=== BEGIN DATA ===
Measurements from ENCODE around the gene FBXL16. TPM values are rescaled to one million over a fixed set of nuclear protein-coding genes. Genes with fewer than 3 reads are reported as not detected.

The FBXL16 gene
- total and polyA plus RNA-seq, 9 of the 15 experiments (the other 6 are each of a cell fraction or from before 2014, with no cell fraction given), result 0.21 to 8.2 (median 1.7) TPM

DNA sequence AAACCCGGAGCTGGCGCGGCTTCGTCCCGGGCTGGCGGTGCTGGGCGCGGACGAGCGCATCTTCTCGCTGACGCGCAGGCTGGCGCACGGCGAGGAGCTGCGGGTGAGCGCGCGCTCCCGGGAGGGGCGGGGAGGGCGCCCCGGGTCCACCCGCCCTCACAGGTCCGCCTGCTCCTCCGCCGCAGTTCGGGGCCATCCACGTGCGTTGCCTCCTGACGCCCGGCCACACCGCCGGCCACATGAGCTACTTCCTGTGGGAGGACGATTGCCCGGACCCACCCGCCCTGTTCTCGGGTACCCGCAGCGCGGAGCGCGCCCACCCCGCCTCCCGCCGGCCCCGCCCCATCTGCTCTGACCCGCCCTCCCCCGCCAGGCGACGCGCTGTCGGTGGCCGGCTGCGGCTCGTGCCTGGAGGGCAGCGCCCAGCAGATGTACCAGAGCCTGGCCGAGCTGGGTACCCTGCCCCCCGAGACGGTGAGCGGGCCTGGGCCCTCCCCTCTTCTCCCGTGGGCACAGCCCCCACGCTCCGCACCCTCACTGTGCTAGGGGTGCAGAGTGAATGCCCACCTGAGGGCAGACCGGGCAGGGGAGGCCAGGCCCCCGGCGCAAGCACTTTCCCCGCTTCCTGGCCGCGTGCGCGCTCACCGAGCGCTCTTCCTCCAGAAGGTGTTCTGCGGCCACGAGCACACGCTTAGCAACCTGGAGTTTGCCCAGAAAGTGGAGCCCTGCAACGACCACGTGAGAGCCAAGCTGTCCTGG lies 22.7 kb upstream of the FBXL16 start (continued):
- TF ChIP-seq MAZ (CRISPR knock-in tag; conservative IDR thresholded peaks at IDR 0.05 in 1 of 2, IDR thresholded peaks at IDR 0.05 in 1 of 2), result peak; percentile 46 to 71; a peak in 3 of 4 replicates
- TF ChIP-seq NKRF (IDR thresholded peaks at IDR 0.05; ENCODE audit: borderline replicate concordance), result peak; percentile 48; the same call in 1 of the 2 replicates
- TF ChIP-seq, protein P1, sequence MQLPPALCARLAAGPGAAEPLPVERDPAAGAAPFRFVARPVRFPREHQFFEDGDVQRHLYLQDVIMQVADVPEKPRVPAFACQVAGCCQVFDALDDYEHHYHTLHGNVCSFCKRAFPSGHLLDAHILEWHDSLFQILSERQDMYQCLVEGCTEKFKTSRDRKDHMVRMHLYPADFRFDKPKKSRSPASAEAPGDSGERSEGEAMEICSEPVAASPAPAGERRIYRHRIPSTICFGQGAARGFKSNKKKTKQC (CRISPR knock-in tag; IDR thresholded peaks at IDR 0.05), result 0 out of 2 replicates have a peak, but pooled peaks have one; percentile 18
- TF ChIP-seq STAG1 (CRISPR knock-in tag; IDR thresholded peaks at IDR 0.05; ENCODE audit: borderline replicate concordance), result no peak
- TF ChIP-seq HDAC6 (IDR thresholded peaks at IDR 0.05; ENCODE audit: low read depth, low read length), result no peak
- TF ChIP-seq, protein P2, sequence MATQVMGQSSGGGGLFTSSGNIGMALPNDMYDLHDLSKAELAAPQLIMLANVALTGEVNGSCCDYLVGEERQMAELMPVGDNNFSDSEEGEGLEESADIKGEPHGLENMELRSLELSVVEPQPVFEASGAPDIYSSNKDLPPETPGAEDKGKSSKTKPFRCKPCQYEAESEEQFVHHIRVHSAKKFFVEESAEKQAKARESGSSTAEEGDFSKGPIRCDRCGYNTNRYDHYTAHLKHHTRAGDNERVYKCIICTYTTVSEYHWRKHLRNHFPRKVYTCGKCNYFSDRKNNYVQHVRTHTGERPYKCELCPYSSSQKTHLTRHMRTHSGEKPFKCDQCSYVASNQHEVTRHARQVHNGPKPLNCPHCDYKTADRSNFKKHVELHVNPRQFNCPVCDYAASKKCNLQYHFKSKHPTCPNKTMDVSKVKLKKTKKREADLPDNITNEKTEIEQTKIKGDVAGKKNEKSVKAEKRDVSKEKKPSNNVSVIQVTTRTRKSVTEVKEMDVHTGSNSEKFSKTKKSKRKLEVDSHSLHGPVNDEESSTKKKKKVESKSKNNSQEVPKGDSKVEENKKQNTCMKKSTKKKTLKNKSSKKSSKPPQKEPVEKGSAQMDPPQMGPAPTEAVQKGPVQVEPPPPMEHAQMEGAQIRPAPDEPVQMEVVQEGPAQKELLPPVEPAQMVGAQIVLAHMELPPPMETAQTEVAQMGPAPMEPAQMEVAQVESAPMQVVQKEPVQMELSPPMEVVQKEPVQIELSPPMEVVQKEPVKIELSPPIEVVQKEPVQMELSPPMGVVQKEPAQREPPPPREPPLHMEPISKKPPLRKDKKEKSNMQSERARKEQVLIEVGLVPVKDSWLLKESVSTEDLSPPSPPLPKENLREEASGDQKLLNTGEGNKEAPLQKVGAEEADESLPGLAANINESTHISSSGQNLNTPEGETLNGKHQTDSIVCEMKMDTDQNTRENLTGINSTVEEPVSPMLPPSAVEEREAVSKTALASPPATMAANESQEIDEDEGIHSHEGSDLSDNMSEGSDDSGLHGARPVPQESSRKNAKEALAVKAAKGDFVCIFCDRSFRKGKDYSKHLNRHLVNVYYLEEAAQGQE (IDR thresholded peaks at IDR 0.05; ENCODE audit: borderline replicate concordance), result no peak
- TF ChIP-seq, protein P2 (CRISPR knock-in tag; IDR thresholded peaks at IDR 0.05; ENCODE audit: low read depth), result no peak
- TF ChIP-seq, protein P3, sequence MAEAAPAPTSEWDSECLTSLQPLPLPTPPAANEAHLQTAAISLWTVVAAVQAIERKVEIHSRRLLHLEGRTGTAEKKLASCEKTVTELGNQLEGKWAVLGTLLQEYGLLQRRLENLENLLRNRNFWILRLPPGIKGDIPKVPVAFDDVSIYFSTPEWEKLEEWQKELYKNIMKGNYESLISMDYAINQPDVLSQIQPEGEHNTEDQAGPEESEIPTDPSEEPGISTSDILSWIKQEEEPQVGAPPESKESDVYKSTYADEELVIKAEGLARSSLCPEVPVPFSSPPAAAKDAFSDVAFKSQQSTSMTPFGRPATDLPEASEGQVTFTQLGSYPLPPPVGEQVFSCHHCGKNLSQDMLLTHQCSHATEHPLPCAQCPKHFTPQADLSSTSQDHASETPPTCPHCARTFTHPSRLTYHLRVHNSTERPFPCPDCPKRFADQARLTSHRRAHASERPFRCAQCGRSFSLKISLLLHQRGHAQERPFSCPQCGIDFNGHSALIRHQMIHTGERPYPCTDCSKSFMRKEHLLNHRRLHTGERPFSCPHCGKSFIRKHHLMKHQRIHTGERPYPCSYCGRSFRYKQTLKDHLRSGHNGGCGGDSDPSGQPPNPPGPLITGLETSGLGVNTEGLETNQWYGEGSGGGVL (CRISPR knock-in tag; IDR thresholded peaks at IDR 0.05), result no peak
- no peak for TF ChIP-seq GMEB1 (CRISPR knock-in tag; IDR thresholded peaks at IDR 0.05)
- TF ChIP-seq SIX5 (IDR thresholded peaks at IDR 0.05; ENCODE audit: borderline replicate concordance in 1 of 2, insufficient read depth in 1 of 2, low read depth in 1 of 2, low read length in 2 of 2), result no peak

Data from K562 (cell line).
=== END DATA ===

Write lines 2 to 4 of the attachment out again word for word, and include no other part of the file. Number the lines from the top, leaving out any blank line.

The FBXL16 gene
- total and polyA plus RNA-seq, 9 of the 15 experiments (the other 6 are each of a cell fraction or from before 2014, with no cell fraction given), result 0.21 to 8.2 (median 1.7) TPM

DNA sequence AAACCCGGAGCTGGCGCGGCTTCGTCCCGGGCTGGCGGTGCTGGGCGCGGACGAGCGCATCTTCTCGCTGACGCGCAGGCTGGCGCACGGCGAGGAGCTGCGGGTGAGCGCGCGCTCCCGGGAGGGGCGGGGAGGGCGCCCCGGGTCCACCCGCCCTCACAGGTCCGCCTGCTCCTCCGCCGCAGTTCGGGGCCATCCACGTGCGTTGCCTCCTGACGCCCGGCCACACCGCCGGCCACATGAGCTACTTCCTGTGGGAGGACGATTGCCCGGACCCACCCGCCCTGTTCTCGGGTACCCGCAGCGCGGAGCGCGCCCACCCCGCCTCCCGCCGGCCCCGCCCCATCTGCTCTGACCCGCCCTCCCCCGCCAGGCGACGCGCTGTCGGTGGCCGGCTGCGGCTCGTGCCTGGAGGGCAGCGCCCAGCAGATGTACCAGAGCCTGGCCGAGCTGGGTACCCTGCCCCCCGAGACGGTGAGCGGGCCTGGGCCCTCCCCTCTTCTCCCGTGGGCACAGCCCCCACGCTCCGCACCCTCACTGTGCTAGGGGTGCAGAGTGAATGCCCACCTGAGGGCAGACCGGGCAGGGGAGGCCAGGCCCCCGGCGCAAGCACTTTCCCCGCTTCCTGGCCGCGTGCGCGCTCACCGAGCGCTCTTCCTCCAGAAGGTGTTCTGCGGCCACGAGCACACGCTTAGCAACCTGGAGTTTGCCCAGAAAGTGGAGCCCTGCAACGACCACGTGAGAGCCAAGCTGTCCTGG lies 22.7 kb upstream of the FBXL16 start (continued):